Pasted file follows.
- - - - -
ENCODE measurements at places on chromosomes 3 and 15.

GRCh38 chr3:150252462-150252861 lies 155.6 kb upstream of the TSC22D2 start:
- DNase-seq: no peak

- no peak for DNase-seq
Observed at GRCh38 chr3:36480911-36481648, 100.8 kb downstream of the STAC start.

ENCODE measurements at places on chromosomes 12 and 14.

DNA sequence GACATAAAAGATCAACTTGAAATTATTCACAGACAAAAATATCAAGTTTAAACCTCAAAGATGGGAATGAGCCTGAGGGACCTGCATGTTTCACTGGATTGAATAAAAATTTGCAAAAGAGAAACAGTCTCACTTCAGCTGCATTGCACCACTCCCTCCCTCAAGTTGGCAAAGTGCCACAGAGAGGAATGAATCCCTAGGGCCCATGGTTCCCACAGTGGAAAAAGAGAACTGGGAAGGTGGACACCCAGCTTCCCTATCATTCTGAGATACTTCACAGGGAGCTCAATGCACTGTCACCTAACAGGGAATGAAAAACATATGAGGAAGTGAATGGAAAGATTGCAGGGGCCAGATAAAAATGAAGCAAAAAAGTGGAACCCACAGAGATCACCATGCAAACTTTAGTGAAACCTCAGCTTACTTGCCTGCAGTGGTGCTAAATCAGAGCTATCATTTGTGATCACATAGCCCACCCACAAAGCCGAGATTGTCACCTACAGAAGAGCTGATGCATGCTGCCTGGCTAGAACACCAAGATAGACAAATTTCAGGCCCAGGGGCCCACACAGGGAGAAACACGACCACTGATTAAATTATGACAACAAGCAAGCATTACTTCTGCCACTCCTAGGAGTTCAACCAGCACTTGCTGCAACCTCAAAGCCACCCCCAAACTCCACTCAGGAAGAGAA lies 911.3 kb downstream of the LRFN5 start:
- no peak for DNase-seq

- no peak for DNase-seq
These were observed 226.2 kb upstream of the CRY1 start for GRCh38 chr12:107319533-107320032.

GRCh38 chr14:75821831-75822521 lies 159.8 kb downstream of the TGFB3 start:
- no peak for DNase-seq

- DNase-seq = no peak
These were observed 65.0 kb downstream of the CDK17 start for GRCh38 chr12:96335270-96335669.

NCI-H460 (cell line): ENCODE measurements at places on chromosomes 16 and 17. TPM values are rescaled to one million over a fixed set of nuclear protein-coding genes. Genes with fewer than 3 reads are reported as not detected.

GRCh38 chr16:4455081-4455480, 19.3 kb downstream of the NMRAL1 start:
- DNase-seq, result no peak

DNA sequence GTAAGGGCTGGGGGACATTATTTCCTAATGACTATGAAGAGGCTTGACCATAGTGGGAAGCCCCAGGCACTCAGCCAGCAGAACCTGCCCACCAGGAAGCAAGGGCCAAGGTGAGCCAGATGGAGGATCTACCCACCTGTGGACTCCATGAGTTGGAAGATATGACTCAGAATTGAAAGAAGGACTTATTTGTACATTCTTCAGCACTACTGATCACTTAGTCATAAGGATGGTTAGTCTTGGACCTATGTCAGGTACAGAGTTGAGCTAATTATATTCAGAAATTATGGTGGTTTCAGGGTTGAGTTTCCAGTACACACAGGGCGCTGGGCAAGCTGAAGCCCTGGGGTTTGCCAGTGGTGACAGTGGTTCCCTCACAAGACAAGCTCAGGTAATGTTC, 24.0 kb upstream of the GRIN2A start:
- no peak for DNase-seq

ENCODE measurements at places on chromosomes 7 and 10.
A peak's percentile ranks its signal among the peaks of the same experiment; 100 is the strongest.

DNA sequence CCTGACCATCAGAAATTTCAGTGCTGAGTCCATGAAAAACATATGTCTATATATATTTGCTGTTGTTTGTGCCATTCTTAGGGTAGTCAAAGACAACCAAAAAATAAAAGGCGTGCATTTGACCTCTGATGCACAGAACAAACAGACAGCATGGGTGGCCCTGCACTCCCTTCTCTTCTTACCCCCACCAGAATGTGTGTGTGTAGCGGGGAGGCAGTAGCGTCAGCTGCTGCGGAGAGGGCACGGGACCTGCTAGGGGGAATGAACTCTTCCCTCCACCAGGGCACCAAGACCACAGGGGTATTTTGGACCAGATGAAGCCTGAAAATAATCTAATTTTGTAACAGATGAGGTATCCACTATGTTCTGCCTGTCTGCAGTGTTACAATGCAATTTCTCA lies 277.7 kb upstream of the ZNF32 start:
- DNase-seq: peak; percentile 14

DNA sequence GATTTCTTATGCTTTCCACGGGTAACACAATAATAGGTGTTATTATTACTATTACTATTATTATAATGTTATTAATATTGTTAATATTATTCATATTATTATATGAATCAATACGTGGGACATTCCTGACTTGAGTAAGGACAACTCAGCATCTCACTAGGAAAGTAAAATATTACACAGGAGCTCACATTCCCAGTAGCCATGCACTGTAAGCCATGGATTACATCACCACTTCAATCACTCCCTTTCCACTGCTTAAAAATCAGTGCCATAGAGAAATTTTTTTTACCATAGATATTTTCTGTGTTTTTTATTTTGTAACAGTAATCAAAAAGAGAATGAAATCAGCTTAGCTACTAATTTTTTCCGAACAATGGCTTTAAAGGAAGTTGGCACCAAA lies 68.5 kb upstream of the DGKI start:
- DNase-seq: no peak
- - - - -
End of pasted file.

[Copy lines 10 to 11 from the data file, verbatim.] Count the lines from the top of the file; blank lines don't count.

These were observed 226.2 kb upstream of the CRY1 start for GRCh38 chr12:107319533-107320032.

GRCh38 chr14:75821831-75822521 lies 159.8 kb downstream of the TGFB3 start: